This is the thought that struck me between the eyes.
I had just done a book reading of my #1 Amazon Best Selling book, The Rainbow Way… to an audience of one.
I had just led a red tent circle with 14 women… most of whom had travelled 40 minutes or more to be there.
I am about to lead a workshop… a free women’s workshop… and am aware that numbers may well be small.
Where are all the women? If this truly is women’s work… then why are they at One Direction in their tens of thousands… and not here? Why are they reading 50 Shades… and not Moon Time?
Why aren’t women interested in women’s work… if it’s about women… and if there is no price barrier? Why is if off-putting? Why are creative mothers not interested in learning more about how to support their creative selves? Why women aren’t interested in learning more about how their bodies work if they are struggling with fertility or PMS? Why women don’t feel a need for women’s space? Why many women would rather run a mile than engage in stuff which could directly benefit and support them…
I often apologise to people that my work is niche…
But how can something which is accessible to 50% of the population be “niche”?
But it is. It truly is.
I know that most of the women I know personally, who I meet in the course of our daily lives have zero interest in what I do. They would not come along to a red tent, or read a book on womancraft, even if they were paid.
Partly because of preconceptions about what might be said or done at such a thing. But mainly because they do not feel a need.
My mind boggles at this… how can women NOT feel a need to find a way to live at ease in their bodies, in our patriarchal culture? Are they not chaffed by it every day? Are they not shut down by it in all the ways I was, and am, and do they not long for a little space to breathe freely, to speak freely? A few ideas which, like oxygen, can keep them alive, which speak to how they see and feel the world?
And that confuses me hugely. For if my work is not attractive to the women in my local area, if it is not desirable… but rather avoidable, awkward, embarrassing… then surely it is not women’s work… if women don’t want to do it…
For every woman who finds it and cries tears of relief for finding a space which feels like home. For finding words which speak to her soul and shift her life. There are hundreds of others left cold by it.
I feel an edge-walker in my community. I realise there are women in the world who would walk over hot coals to work with me, who eagerly await my next book. But here I am a weird anomally. My work almost incomprehensible. What is it? Why would we want to do that?
Two clues for me emerged: one at church over the weekend. I was there for the funeral of a much-loved woman in our community. The church was standing room only, the crowds spilling out into the sunshine, to pay their respects to this beautiful loving soul. But instead of focusing on her tremendous hearts and gifts, the priest, one of 5 there officiating, spent 20 minutes telling us about the male god and how he created the world, and how the son of god saves us from it, and how it was humans who brought suffering into the world, how we were unworthy sinners… my bile rose. I bit my tongue. it has been a long time since I was in a church. But most of my community would go every week. And if you listened to this every week, as well as mascerating in our culture of male agendas, you have to have some way of justifying it, of squaring it and making it bearable… as to why your gender, and therefore you, were irrelevant, second-class… and have been for centuries.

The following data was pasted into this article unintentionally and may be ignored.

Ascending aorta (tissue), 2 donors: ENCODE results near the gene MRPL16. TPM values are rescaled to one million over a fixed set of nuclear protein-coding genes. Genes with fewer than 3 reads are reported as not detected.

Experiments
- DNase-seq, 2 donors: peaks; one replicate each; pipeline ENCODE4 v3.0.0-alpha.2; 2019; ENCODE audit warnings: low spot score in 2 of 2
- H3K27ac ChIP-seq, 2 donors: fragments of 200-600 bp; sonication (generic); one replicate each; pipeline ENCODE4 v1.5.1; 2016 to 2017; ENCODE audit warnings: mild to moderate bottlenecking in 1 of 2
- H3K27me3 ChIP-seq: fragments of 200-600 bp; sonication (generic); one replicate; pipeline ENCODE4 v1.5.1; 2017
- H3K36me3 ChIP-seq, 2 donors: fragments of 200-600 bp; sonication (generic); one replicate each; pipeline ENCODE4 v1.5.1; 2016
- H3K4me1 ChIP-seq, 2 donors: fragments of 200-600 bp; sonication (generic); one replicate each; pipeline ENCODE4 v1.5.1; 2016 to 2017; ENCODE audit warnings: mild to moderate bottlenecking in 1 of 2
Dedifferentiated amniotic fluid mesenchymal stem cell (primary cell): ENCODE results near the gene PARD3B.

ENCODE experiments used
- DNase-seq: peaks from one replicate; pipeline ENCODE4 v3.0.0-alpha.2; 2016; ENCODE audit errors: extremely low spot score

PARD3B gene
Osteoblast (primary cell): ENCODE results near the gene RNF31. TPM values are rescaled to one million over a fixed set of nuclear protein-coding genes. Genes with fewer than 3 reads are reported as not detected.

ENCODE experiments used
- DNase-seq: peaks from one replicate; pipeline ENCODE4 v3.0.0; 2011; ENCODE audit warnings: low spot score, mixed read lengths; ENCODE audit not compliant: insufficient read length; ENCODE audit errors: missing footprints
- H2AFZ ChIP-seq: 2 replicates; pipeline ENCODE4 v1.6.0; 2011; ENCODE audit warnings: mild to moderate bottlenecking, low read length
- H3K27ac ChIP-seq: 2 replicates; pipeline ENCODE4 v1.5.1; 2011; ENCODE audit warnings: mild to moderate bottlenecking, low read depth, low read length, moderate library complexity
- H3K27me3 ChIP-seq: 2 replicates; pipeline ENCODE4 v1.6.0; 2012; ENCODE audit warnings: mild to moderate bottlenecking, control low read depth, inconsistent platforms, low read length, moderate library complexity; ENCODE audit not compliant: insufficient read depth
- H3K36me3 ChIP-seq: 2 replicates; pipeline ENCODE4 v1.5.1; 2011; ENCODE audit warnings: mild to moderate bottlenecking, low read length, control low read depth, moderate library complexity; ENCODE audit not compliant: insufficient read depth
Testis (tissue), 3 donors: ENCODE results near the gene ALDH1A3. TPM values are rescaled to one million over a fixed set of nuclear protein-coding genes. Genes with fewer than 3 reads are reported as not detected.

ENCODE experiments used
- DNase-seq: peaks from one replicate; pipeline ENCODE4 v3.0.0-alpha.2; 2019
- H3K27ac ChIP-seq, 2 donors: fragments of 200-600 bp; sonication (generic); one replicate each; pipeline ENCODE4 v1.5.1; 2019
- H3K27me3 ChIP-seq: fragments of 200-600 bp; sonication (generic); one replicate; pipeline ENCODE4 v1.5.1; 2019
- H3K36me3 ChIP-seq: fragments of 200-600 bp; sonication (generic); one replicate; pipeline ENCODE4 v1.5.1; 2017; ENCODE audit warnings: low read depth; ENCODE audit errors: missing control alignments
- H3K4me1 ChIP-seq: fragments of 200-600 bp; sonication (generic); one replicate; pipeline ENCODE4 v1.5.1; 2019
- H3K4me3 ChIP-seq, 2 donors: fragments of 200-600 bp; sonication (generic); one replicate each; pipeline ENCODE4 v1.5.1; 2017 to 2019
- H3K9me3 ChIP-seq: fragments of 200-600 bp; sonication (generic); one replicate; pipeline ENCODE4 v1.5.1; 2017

The second clue is dropped by Sue Monk Kidd in her superb book on feminine spiritual awakening which I am reading for a second time:
“Like the Sandman from the nursery story, who stole into children’s rooms and put them to sleep by sprinkling sleep dust over them, our culture, even the culture of our faith, has helped anesthetize the feminine spirit.
“I like the way that Clarissa Pinkola Estes puts it:
“When a woman is exhorted to be compliant, cooperative and quiet, to not make upset or go against the old guard, she is pressed into living a most unnatural life – a life that is self-binding… without innovation. The world-wide issue for women is that under such conditions they are not only silence, but put to sleep. Their concerns, their viewpoints, their own truths are vapourised.”
Women don’t see the need for this work, don’t feel the need for it… because they don’t see or feel that there’s anything particular wrong…in their lives, or their culture.
But there comes a time, when a woman feels herself chaffed too hard. When she finds herself going mad in the ordinary world. When traumatised by a birth, depressed post partum, angry at having no support whilst working and caring for a home and family, navigating menopause and she finds herself alone, abandoned and uncared for by the culture to which she had given her allegiance in return for her silence… in that moment she feels her longing rise, a longing for a culture which supports her, in which she does not have to hide her full self, or apologize for herself. Which can help her to navigate this inner world to which she has been numb her whole life.
Then, and only then, she will run towards womancraft like a thirsty woman towards a desert oasis. So grateful that it is there.
And I am there, for that moment. Waiting quietly in the dark… calling you home. An anomally, a holding space. With no agenda but to hold and hear you, and offer you a bag of tools.
I was deeply touched and honoured that this post was UBER popular amongst women workers around the world. For a compilation of their wise and insightful responses see this post, as well as the comments below and on the Facebook page.